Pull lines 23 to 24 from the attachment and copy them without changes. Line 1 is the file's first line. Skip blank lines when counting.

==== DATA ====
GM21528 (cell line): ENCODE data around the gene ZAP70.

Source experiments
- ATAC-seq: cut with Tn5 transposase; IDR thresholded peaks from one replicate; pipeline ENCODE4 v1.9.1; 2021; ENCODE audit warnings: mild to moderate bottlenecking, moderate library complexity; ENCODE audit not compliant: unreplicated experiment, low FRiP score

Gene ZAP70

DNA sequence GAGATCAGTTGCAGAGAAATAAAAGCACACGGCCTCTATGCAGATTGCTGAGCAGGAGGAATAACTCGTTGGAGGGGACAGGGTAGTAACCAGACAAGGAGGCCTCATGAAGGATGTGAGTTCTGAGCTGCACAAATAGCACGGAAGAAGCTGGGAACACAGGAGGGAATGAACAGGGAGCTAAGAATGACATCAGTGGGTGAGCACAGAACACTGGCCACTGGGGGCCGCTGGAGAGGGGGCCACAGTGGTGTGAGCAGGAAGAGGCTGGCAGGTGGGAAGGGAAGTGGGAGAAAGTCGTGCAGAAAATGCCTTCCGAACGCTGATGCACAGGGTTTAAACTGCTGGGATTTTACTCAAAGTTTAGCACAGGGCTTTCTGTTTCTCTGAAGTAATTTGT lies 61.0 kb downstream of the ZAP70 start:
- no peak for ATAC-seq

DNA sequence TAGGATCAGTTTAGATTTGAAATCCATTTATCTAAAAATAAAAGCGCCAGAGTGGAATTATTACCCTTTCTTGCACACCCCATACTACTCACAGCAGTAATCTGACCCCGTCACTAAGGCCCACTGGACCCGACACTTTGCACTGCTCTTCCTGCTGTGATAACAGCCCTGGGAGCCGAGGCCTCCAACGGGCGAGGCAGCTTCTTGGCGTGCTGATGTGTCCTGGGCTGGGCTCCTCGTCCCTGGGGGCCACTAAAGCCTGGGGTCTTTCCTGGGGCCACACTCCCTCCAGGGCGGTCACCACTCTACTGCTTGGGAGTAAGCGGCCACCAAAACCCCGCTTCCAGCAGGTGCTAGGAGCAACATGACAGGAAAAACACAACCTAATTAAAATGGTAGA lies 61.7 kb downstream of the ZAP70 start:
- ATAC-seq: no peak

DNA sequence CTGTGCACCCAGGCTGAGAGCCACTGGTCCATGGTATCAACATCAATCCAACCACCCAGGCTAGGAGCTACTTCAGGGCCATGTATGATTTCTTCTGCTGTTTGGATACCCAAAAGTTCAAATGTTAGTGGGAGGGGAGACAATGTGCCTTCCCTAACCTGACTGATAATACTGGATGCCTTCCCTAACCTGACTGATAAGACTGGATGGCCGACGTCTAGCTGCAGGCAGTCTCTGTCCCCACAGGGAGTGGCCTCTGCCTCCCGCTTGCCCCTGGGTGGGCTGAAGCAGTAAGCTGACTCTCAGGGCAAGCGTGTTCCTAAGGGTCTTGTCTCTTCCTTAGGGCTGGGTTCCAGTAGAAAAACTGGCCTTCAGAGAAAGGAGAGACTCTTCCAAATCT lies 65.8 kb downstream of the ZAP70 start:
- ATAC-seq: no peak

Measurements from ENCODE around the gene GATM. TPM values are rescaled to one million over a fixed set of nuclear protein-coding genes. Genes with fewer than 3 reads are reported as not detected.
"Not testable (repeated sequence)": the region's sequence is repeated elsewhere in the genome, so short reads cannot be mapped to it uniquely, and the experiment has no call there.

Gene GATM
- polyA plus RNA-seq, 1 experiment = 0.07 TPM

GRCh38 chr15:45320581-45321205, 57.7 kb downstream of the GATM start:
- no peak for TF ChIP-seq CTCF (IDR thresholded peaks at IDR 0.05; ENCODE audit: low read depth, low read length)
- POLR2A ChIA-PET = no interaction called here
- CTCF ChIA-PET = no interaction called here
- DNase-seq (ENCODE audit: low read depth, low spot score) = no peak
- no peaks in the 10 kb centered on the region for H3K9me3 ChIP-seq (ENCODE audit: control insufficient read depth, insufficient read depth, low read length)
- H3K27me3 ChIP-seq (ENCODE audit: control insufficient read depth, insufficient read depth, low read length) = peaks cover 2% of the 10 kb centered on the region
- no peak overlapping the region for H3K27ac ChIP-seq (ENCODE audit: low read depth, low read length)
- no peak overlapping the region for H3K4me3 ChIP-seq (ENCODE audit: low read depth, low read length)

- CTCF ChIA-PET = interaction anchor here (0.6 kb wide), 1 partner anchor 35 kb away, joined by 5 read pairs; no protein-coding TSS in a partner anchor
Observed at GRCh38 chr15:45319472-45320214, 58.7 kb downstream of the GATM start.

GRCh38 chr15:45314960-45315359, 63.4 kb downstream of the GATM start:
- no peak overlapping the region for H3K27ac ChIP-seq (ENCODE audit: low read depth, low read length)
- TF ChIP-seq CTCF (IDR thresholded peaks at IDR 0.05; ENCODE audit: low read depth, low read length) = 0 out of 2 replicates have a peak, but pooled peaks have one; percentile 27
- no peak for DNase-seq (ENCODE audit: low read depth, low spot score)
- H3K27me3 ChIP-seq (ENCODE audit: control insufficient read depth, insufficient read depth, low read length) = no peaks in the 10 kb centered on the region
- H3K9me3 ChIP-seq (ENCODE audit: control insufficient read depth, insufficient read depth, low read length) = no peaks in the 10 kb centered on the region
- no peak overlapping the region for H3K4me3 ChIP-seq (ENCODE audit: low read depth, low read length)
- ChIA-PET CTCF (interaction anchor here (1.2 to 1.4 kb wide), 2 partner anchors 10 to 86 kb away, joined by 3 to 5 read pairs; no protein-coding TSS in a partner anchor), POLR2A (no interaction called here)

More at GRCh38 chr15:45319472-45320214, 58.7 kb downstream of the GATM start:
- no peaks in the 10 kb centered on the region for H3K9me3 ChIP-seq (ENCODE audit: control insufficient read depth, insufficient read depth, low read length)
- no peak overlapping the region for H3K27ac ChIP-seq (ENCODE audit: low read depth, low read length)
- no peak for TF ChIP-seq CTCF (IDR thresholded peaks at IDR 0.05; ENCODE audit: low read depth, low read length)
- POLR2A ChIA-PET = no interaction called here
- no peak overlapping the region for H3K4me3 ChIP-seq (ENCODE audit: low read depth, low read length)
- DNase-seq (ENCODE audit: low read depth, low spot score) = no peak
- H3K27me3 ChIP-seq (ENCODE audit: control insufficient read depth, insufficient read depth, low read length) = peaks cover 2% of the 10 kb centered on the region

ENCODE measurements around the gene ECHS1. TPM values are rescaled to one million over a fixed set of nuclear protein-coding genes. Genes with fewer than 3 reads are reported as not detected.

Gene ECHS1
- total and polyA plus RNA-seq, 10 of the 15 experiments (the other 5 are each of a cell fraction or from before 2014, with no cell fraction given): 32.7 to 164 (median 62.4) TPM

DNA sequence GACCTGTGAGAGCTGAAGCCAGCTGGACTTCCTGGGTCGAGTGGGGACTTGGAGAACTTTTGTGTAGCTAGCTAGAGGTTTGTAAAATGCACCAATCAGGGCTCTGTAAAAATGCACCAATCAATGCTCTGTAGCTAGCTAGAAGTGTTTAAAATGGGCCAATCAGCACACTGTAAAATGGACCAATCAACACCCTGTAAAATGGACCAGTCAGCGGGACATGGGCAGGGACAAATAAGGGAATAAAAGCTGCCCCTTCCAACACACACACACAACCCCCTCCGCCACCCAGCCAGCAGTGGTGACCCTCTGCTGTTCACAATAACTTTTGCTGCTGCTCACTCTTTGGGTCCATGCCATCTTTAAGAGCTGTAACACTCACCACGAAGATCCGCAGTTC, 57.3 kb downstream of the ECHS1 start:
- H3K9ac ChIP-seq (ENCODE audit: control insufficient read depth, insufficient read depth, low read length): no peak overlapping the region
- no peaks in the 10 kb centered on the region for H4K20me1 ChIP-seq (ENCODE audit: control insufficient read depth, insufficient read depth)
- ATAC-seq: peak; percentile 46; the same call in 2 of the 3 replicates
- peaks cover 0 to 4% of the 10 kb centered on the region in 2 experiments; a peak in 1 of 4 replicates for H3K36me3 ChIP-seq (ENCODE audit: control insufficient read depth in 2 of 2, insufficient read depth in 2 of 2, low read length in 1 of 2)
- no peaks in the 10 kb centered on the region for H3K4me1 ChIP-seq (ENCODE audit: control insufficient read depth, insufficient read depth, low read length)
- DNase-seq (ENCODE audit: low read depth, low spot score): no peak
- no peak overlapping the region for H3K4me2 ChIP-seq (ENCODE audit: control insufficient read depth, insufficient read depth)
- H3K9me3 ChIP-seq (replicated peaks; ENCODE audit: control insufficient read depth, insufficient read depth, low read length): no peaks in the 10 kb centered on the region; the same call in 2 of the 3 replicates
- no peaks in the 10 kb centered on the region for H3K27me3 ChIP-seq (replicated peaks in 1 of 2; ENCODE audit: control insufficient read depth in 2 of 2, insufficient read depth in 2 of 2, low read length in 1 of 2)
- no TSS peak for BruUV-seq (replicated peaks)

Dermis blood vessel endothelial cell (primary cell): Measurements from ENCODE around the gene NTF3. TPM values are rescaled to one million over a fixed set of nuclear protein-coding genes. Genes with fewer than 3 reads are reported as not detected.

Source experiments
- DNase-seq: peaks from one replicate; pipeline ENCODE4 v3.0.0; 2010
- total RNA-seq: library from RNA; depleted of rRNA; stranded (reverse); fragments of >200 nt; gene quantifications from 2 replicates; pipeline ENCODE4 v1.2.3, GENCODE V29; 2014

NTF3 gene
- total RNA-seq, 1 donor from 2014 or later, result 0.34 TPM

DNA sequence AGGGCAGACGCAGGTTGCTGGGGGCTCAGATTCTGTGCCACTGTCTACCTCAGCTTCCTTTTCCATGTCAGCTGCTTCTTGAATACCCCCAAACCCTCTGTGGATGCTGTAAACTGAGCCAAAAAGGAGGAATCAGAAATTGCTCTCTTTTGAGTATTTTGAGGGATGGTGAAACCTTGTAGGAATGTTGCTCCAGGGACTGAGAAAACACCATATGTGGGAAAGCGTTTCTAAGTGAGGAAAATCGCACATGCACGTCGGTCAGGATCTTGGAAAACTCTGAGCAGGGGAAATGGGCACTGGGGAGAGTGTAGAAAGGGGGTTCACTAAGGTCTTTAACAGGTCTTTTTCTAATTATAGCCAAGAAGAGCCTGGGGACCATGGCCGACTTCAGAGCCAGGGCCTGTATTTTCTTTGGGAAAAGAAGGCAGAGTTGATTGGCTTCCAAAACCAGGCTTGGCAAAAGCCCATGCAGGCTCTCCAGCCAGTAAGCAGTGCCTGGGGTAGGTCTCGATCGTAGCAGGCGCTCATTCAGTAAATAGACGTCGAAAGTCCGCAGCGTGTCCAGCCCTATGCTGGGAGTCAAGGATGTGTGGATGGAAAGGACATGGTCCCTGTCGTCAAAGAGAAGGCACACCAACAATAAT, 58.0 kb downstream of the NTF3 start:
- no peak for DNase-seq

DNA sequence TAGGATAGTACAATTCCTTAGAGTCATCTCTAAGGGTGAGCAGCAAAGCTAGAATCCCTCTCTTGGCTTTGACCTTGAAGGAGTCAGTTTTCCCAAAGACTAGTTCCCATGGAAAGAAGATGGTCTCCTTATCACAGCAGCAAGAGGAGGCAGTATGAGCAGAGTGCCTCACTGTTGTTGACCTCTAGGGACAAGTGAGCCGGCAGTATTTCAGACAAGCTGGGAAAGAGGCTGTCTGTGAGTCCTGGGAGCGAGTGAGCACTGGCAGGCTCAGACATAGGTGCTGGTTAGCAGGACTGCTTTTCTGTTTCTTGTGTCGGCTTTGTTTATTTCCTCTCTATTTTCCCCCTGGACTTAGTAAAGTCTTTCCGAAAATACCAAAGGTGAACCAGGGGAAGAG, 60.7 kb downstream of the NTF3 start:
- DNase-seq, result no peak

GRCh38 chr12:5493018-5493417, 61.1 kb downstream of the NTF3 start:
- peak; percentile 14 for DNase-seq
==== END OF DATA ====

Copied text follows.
- no peak overlapping the region for H3K4me3 ChIP-seq (ENCODE audit: low read depth, low read length)

- CTCF ChIA-PET = interaction anchor here (0.6 kb wide), 1 partner anchor 35 kb away, joined by 5 read pairs; no protein-coding TSS in a partner anchor